BENGALURU: ll good things come to an end. Sometimes it is an indication of a new beginning. That’s exactly the case of Bengaluru-based shuttler Ajay Jayaram, who announced his retirement from competitive badminton on Saturday.
After nearly two decades of a ‘rollercoaster’ badminton career, Jayaram has decided to call it quits. Announcing his retirement on social media, Jayaram said, “Badminton has defined most of what I am today. It has shaped me, taught me, grounded me, and shown me what dreaming big can do...I’ve won, lost, cried, laughed, fought experienced highs and lows, lived and thrived, all within a rectangular space of 44*20 ft.”
Just like everyone else, Jayaram too felt the pangs of the pandemic. Although he wanted to keep his badminton hopes alive since the onset of the pandemic, a desire to move on to start a new beginning also crept in. While he has bid goodbye to competitive badminton, academics seem to be his new calling.
Jayaram explains that he always wanted to pursue higher studies after retirement and he has now decided to take the academic plunge. “I have secured admission at the Indian School of Business, Hyderabad, for a flagship MBA course. I was always academically inclined since my early days. I hope to diversify my skill set and make the most of the next year. While I am open to opportunities that may come my way, I hope to return to sports in a different capacity,” says the 34-year-old who was coached by Tom John from 2010-2017 and by Anup Sridhar from 2019 onwards. “My coaches knew that my retirement was coming up sooner or later. Both were supportive of my decision,” adds Jayaram.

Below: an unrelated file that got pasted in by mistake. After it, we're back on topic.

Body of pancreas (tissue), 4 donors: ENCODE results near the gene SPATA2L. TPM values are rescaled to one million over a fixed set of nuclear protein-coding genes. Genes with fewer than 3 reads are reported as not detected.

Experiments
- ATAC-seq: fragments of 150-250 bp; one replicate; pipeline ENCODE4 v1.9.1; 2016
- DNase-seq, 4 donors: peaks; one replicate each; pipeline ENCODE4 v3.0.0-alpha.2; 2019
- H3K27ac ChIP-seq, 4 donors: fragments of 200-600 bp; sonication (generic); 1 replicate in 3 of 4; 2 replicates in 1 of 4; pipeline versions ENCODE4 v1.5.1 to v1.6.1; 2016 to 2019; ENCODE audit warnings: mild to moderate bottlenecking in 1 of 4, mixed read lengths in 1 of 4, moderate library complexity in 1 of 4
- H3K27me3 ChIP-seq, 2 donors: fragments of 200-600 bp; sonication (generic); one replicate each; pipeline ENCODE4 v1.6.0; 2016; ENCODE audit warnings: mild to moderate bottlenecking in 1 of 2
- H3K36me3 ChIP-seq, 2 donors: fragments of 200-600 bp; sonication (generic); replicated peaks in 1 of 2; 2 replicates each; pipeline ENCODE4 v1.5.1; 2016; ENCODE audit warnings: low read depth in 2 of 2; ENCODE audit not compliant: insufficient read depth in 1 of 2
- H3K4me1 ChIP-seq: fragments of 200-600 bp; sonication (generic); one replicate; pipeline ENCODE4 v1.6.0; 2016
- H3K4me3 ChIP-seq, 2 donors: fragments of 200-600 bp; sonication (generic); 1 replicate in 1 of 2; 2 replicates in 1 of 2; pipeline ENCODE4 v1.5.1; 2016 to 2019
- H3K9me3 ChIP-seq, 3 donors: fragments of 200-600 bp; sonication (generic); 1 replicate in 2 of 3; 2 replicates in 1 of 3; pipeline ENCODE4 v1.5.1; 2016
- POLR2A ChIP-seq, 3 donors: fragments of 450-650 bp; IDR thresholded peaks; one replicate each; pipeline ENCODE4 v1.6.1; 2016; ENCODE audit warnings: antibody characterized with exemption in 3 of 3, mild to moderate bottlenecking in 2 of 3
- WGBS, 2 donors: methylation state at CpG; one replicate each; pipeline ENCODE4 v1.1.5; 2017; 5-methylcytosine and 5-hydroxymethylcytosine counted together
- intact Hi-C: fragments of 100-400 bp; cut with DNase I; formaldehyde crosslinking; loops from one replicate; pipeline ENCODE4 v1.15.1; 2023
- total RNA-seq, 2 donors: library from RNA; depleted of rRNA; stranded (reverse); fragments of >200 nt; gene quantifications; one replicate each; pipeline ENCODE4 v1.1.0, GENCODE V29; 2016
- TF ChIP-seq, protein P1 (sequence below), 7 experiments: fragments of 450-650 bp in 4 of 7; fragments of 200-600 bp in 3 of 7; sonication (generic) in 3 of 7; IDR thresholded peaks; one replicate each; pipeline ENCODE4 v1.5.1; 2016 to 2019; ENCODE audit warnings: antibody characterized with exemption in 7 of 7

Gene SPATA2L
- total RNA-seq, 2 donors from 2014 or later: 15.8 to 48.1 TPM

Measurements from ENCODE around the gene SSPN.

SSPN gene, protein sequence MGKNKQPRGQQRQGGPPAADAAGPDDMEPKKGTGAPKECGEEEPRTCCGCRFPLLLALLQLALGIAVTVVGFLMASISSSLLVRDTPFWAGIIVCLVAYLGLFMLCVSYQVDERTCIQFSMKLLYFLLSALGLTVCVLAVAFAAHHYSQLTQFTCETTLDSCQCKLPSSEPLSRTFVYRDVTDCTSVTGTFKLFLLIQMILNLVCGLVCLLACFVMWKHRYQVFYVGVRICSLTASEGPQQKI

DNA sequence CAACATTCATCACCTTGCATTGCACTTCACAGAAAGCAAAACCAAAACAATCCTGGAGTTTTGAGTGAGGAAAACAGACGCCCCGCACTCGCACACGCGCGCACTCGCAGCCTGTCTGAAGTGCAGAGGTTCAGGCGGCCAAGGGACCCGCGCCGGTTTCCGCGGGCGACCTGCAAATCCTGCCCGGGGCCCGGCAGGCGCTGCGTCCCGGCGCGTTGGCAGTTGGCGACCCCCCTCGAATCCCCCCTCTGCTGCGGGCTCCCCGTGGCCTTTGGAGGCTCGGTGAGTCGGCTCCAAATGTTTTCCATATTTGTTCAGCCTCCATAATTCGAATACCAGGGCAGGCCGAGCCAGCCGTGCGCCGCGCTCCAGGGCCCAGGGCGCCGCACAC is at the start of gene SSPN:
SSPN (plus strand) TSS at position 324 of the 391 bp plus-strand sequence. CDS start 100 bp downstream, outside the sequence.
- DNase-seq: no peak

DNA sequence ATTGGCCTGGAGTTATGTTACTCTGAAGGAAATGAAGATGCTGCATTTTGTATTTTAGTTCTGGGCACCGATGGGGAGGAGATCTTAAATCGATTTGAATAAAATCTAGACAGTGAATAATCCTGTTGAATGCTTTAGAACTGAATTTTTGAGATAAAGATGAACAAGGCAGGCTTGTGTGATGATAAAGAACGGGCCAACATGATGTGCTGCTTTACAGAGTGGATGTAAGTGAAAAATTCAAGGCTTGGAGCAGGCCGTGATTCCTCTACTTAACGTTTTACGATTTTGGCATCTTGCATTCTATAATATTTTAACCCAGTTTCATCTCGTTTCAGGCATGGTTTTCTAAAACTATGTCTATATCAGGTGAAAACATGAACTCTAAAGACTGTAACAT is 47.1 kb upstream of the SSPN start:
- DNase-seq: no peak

From picking up badminton at the age of seven to reaching World No. 13 in 2017, Jayaram’s journey was filled with many ups and downs. Some of his best moments in badminton, he recalls, is when he won the Korea Open in 2015, after defeating Danish player Viktor Axelsen and Taiwanese player Chou Tien-Chen. He also won back-to-back titles of Dutch Open in 2014 and 2015 and registered as the runner-up in Dutch Open 2016. If victories were on one side, setbacks were another.
“There were times when I lost opportunities to be part of tournaments and fund myself on many occasions. But my passion for badminton helped me face the challenges and that is what kept me going,” says Jayaram, who is also an artist.
He picked up sketching in 2016 and since then, it has helped him complement with badminton “as athletes we all go through stressful times. Sketching helped me destress. In the lockdown, I picked up painting. I always love to portray humans and their emotions on my canvas. Getting these two elements always intrigues and motivates me. I would love to keep my passion for art going,” says Jayaram, whose first sketch was that of American actor Jack Nicholson.